Review: Last year's Detroit Get Down EP showcased the very best of Galaxy 2 Galaxy keys-man Jon Dixon, a musician and producer who genuinely 'gets' the intergalactic tech-soul ethos of hi-tech jazz. On Vocal Sessions Volume 1, Dixon also proves that he can write and produce superb floor-filling songs, too. 'Feel Your Touch', featuring the sublime singing of L Renee, is a top-drawer chunk of bouncy Motor City deep house smothered in twinkling electric piano solos, while 'I Keep Falling', featuring Kenny Watson on lead vocals, is an impeccably soulful slab of atmospheric broken beat/deep house fusion. Of the accompanying reworks, we're particularly feeling the Kaidi Tatham style 'Brixton Mix'of 'I Keep Falling' and Jimpster's gorgeous, sun-splashed rework of 'Feel Your Touch'.
Review: With 20 years spent releasing, distributing and representing techno and electro's finest producers, it's fair to say that ePM is a true champion of the underground. That commitment comes into sharp focus on EPM20, which brings together music from all of the Eps that the label released over the past year. The listener is really spoilt for choice: Regis delivers the beautifully ghostly techno of "Beyond The Reach Of Time Pt 1", while Robert Hood keeps the mood mysterious on the aptly named "Shadows". While the compilation spotlights prominent producers, it also showcases artists who sometimes fly under the radar - on this occasion, it's Paul Mac with the drum-heavy "Nothing Remains" and Carl Finlow's nocturnal electro on "Optogenetic". The fact that it's dedicated to the sadly departed Tim Baker is also a lovely touch.
Review: Fresh from unveiling an EP of deliciously jazzy, soul-soaked house and techno jams on Visions Inc, sometime Galaxy 2 Galaxy keyboardist Jon Dixon returns to Underground Resistance's 4evr 4wrd label with an EP packed with guest appearances from fellow Detroit musicians. Moodymann and Kasan Belgrave both feature on opener 'On My Own', a sax-sporting chunk of driving deep-house jazz, while Britt Frappier and Ian Fink make their presence felt on the lusciously drowsy dancefloor deepness of 'Words Can't Express'. Elsewhere, 'How We Get Down (In Detroit)' is bumpin' and spacey in the best possible way, while there are two edits of 'Lisbon Nights': a wonderfully percussive, carnival-ready take by MinorINVENTION and a smoother, jazzier version from Darrius Quince.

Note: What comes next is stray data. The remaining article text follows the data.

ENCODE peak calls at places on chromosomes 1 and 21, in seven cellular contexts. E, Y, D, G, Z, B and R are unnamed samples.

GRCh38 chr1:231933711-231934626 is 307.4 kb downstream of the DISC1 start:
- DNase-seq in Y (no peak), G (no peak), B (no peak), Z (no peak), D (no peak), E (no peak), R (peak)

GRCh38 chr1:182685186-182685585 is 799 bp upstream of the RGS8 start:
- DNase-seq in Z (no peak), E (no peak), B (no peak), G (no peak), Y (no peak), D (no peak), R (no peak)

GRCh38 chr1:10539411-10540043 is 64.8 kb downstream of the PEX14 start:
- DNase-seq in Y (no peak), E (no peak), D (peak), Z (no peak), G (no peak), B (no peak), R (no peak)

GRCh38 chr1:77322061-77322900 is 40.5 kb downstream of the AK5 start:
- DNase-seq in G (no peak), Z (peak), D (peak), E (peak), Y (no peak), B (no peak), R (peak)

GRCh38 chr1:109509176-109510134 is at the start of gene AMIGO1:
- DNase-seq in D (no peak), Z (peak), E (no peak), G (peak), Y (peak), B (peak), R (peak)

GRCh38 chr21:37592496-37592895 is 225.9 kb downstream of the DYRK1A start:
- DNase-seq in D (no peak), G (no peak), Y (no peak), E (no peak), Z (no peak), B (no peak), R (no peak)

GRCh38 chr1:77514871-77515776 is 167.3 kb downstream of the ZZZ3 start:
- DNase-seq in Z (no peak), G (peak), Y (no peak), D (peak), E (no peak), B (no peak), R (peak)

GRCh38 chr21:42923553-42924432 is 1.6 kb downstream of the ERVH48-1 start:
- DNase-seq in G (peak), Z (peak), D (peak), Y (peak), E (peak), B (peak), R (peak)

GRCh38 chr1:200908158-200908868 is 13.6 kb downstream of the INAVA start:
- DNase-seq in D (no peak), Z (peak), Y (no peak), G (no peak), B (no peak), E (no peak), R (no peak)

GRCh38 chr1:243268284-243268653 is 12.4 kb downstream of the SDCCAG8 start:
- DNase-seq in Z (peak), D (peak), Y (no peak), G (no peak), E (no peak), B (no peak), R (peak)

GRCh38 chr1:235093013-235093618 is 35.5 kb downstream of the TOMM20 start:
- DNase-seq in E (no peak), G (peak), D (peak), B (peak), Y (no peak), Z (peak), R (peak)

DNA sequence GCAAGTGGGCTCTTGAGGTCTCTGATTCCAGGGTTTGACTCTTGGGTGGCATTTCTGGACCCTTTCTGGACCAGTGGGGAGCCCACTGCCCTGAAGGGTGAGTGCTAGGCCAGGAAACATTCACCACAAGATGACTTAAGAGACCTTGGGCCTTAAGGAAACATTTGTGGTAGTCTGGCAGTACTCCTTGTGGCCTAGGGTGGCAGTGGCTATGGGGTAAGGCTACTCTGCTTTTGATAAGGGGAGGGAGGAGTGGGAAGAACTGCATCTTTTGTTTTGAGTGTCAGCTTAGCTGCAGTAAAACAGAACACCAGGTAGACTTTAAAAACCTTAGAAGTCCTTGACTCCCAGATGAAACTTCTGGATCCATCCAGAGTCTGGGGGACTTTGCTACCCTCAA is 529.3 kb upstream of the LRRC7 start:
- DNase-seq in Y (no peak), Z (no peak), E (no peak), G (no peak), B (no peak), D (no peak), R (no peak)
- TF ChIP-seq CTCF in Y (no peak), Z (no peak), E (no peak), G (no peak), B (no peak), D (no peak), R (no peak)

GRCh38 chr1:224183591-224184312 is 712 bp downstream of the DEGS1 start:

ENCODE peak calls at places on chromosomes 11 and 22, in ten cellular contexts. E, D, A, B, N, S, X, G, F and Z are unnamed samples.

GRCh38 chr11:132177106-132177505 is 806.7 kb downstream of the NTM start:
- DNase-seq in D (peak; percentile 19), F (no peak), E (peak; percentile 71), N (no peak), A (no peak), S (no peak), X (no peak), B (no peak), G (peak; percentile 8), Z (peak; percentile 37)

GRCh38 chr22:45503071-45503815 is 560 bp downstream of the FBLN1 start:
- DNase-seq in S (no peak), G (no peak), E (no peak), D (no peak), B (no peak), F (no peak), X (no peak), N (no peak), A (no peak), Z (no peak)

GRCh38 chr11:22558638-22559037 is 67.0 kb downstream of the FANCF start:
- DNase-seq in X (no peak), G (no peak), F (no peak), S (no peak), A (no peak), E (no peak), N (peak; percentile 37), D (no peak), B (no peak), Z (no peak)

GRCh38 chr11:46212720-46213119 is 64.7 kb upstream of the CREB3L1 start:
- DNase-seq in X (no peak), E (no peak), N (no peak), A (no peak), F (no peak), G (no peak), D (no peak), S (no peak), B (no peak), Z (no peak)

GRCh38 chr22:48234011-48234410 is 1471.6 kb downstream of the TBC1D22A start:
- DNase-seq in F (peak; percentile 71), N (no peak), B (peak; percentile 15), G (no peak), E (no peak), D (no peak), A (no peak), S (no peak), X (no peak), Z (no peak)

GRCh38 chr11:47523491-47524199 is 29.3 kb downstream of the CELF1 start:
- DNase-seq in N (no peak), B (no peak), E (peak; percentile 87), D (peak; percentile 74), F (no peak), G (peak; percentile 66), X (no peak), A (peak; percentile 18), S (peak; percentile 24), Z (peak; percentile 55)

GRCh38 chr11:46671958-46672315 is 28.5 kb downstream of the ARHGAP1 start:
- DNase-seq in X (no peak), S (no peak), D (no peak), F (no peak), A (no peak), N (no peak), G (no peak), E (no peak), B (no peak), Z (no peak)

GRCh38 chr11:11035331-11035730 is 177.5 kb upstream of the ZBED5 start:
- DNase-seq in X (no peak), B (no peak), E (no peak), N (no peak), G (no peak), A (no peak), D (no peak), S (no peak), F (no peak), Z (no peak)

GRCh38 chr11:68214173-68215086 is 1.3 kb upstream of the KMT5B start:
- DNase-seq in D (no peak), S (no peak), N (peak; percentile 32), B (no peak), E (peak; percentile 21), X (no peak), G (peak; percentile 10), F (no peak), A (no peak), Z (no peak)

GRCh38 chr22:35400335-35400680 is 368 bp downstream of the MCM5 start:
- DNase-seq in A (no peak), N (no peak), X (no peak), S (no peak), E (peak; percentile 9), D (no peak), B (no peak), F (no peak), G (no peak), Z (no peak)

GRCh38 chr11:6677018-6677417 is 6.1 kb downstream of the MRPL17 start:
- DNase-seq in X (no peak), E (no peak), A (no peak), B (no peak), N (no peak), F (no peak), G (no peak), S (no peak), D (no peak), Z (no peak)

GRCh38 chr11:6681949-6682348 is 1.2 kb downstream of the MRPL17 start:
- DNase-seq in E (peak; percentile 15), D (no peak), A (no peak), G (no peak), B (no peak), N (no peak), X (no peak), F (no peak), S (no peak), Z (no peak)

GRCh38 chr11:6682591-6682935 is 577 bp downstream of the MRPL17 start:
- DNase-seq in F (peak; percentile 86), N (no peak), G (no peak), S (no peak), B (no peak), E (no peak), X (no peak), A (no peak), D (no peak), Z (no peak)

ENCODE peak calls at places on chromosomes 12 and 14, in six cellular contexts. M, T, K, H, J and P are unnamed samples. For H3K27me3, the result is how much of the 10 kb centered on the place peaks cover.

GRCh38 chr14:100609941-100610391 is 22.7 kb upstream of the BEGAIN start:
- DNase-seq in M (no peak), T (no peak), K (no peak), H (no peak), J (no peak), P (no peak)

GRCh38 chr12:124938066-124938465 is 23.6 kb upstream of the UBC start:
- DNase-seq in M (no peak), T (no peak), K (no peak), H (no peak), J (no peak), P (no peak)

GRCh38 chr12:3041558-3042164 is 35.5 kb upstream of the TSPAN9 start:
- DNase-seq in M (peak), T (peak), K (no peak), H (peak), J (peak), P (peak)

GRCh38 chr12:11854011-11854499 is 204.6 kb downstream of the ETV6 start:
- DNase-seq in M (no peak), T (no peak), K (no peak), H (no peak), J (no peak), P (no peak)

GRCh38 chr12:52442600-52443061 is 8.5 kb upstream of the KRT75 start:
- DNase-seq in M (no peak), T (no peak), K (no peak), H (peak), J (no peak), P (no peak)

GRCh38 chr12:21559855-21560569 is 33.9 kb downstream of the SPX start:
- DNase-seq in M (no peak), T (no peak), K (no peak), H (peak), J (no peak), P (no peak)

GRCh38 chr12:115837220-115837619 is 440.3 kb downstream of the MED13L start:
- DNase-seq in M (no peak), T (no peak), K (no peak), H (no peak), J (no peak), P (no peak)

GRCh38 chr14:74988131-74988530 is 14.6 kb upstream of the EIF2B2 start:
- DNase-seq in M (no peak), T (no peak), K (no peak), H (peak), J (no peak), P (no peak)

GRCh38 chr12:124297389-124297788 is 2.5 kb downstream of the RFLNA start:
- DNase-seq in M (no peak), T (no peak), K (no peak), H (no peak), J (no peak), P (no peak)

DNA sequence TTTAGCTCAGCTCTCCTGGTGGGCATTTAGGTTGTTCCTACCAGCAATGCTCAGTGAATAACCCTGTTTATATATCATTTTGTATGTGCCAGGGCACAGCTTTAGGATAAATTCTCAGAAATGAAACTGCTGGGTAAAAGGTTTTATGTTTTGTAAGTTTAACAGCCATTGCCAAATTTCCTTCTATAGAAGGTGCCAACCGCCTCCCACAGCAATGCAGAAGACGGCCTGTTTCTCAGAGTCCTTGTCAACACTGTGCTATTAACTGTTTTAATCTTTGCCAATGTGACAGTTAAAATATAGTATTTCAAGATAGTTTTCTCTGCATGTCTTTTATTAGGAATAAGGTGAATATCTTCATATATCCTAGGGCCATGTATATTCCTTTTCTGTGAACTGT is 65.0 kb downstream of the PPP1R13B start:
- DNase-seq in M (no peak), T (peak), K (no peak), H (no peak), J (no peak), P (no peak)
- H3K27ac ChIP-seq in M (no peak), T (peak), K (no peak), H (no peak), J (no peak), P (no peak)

Review: As part of Underground Resistance's legendary group Timeline, Jon Dixon has, since 2017, carved out a solo career via Carl Craig's Planet E and his own entrepreneurial 4EVR 4WRD label. Keeping the EP locked in a house and techno framework, get your sprinkles of keys in "While In Lockdown" to some heavy percussion and jazz in "Spider's Pocket". Heading into more linear territory is "12:03 IN 303" with the slightest touches of dub techno which falls nicely into the piano-tipped and bonafide Detroit deep house joint, "Lineage".
Review: The idea that music should stay away from politics is flawed, and Break The Silence is one of the most convincing counter-arguments against this notion. Featuring unreleased tracks donated by a stellar cast of underground electronic music artists, the compilation seeks to raise funds for Campaign Zero, an initiative that campaigns against police violence in the US. With artists like Rob Hood, 4 Hero and Luke Slater all contributing to Break The Silence, the listener really is spoilt for choice while also supporting a great cause. However, the standouts come from Eddie Fowlkes and Jon Dixon, who both drop superb jazz-influenced house tracks.